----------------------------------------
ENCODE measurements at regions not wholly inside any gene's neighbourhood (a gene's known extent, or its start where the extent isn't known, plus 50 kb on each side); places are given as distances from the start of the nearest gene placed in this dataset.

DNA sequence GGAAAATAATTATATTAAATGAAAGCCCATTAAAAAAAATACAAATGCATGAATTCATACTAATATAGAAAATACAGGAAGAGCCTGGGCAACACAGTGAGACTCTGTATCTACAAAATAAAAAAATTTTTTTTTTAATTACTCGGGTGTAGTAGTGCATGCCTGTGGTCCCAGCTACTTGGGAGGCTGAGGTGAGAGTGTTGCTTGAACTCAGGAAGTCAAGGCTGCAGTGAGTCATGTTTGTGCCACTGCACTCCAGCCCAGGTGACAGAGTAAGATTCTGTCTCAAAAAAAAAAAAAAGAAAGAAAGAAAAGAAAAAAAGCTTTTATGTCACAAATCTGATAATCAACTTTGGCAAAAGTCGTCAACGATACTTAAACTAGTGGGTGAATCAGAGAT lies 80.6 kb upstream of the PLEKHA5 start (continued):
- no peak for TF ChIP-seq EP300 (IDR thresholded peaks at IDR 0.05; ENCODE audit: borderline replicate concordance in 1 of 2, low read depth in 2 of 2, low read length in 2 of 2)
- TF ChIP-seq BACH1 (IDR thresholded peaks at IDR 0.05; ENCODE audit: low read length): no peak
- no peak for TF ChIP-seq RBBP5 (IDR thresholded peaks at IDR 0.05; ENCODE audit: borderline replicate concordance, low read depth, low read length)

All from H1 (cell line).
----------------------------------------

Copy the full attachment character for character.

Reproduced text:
ENCODE measurements at regions not wholly inside any gene's neighbourhood (a gene's known extent, or its start where the extent isn't known, plus 50 kb on each side); places are given as distances from the start of the nearest gene placed in this dataset.

DNA sequence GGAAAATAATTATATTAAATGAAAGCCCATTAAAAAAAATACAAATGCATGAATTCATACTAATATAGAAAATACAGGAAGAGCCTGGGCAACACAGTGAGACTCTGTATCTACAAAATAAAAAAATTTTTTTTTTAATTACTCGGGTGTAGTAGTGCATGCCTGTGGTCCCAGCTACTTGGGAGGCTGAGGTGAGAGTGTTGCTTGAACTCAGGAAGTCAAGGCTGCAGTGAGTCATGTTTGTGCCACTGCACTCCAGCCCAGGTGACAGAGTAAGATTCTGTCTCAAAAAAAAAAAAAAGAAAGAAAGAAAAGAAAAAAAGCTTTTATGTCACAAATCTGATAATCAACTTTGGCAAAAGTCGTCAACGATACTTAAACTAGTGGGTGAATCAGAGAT lies 80.6 kb upstream of the PLEKHA5 start (continued):
- no peak for TF ChIP-seq EP300 (IDR thresholded peaks at IDR 0.05; ENCODE audit: borderline replicate concordance in 1 of 2, low read depth in 2 of 2, low read length in 2 of 2)
- TF ChIP-seq BACH1 (IDR thresholded peaks at IDR 0.05; ENCODE audit: low read length): no peak
- no peak for TF ChIP-seq RBBP5 (IDR thresholded peaks at IDR 0.05; ENCODE audit: borderline replicate concordance, low read depth, low read length)

All from H1 (cell line).